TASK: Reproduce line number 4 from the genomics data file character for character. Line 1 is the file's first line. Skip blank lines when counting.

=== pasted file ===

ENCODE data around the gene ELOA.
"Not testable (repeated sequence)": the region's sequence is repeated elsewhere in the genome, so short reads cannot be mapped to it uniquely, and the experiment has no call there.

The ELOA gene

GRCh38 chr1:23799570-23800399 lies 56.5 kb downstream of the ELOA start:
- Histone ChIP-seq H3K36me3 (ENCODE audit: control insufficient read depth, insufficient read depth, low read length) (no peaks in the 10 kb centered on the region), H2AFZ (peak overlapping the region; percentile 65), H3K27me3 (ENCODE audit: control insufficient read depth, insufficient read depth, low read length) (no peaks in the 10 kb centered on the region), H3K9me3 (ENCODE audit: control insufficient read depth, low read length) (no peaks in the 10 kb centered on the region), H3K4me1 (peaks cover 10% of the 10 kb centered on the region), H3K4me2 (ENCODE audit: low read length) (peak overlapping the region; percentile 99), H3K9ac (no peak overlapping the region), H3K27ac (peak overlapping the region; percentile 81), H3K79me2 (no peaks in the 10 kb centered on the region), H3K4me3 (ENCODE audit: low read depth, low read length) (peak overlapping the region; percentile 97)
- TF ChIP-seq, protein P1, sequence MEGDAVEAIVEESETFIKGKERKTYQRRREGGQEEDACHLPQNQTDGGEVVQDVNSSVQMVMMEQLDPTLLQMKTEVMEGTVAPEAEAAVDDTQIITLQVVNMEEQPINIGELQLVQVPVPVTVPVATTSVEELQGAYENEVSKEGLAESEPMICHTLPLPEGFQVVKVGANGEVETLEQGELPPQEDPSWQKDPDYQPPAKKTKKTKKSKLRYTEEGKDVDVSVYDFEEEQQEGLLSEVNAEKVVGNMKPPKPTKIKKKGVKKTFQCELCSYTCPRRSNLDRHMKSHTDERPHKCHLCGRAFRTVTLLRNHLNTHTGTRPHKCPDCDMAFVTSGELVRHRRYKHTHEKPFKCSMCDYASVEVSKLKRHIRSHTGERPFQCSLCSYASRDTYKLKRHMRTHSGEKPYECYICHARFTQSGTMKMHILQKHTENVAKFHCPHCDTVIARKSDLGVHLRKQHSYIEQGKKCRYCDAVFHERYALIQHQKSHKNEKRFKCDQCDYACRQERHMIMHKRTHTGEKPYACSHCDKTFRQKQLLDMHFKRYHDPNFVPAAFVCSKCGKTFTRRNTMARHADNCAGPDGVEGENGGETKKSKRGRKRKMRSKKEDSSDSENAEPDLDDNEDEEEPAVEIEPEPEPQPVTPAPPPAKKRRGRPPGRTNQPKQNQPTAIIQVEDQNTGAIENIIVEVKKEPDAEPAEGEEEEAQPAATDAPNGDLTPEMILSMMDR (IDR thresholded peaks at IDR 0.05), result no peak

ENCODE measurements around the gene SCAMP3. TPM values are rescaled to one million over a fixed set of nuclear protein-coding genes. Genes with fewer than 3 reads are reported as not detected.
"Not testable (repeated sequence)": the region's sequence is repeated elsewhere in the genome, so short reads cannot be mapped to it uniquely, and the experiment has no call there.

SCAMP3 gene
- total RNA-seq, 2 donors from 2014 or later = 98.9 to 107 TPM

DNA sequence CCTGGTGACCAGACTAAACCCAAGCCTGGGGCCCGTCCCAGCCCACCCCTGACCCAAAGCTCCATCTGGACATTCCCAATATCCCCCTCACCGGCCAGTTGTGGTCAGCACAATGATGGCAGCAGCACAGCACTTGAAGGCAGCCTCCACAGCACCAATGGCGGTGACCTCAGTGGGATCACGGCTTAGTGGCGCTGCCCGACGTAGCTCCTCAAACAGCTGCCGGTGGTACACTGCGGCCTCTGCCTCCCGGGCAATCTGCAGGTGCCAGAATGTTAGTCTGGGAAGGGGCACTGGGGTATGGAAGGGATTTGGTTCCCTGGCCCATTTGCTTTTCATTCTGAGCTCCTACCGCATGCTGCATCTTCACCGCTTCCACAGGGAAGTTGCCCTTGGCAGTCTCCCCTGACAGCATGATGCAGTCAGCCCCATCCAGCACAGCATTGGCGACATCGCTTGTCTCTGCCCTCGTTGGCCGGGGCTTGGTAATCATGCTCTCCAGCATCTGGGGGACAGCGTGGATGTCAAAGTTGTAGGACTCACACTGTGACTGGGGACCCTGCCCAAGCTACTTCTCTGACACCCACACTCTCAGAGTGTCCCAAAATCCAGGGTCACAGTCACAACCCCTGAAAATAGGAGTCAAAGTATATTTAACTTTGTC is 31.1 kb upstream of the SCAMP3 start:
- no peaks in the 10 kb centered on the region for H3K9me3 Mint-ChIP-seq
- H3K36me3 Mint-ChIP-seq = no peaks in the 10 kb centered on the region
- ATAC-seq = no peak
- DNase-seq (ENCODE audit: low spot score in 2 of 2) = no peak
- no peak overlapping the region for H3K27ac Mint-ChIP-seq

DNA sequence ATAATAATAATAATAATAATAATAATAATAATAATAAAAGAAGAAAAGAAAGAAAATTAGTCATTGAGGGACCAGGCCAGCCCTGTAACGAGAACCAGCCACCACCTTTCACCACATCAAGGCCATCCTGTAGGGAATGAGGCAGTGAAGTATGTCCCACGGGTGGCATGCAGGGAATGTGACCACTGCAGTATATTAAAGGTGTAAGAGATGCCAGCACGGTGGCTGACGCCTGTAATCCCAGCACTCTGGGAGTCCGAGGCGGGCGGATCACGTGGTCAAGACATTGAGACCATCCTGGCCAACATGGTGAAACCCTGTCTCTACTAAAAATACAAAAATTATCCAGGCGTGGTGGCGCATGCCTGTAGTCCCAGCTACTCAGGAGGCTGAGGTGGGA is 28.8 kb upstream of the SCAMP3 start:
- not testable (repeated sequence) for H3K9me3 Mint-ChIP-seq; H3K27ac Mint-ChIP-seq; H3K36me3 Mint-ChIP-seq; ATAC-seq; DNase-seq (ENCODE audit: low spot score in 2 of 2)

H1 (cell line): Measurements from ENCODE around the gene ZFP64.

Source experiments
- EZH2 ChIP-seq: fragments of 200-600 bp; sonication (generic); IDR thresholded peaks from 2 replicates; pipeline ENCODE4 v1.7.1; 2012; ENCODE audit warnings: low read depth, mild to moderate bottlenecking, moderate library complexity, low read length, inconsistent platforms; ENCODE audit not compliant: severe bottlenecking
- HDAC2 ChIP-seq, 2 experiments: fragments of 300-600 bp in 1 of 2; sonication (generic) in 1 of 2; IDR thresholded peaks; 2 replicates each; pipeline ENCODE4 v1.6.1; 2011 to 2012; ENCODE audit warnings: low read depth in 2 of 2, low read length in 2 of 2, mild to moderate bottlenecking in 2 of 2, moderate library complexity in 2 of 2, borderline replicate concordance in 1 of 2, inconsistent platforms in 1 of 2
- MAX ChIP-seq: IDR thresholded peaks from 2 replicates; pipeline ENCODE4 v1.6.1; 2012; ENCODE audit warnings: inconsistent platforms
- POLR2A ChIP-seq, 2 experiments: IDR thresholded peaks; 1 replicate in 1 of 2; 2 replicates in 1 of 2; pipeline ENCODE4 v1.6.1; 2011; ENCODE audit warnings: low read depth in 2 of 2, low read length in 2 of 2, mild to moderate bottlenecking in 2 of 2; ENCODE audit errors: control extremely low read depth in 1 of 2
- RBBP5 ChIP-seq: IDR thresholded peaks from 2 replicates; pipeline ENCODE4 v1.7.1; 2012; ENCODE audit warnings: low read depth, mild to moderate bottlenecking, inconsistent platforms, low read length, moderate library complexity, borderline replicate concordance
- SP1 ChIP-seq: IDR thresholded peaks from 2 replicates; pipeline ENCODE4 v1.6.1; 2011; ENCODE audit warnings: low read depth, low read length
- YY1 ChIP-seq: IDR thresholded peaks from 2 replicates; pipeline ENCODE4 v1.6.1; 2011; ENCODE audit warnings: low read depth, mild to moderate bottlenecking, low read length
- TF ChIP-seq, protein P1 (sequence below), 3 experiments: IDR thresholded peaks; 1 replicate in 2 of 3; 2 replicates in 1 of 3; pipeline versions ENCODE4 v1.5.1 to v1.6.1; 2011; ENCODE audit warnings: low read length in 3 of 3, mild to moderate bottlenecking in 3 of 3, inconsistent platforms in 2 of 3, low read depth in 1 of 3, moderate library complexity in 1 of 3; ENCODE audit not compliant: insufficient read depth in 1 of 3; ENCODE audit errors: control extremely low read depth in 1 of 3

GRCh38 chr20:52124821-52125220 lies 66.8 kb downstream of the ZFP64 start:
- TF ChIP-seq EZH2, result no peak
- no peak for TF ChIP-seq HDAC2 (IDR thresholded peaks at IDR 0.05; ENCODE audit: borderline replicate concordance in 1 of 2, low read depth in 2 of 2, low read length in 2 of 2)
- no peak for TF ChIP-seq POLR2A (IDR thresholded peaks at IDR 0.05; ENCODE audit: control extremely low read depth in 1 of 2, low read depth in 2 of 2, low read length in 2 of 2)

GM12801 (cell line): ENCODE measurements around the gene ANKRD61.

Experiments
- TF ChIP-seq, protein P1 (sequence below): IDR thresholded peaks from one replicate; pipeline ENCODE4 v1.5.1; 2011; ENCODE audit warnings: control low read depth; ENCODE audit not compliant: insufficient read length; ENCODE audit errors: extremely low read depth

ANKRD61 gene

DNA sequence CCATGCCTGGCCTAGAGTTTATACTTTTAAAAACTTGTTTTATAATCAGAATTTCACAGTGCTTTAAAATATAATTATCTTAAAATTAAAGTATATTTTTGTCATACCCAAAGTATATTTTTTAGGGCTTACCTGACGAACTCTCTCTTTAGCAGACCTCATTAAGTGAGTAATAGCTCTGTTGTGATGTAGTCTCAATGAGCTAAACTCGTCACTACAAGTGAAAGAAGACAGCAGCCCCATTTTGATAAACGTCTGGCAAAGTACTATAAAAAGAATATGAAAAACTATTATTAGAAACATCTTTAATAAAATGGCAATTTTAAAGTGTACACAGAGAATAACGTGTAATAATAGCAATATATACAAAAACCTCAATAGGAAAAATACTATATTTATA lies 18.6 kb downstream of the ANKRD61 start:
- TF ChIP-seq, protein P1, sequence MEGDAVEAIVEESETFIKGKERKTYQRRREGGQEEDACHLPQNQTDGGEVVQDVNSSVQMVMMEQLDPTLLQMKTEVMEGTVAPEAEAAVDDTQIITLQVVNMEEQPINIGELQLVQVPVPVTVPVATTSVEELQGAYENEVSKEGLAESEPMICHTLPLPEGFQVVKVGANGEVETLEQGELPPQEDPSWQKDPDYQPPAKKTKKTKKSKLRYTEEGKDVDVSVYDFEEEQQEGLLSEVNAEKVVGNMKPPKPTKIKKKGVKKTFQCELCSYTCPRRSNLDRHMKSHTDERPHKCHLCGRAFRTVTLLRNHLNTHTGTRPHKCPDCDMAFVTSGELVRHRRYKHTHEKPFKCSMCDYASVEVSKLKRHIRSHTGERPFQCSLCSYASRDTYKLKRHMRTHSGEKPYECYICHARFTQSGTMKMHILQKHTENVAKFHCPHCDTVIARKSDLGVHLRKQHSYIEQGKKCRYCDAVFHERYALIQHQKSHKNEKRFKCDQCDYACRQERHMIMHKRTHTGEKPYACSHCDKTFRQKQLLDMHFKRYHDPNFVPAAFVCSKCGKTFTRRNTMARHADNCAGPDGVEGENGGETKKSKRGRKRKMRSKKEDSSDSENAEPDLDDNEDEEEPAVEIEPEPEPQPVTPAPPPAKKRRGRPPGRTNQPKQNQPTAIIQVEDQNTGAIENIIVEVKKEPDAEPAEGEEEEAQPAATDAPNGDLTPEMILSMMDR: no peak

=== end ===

GRCh38 chr1:23799570-23800399 lies 56.5 kb downstream of the ELOA start: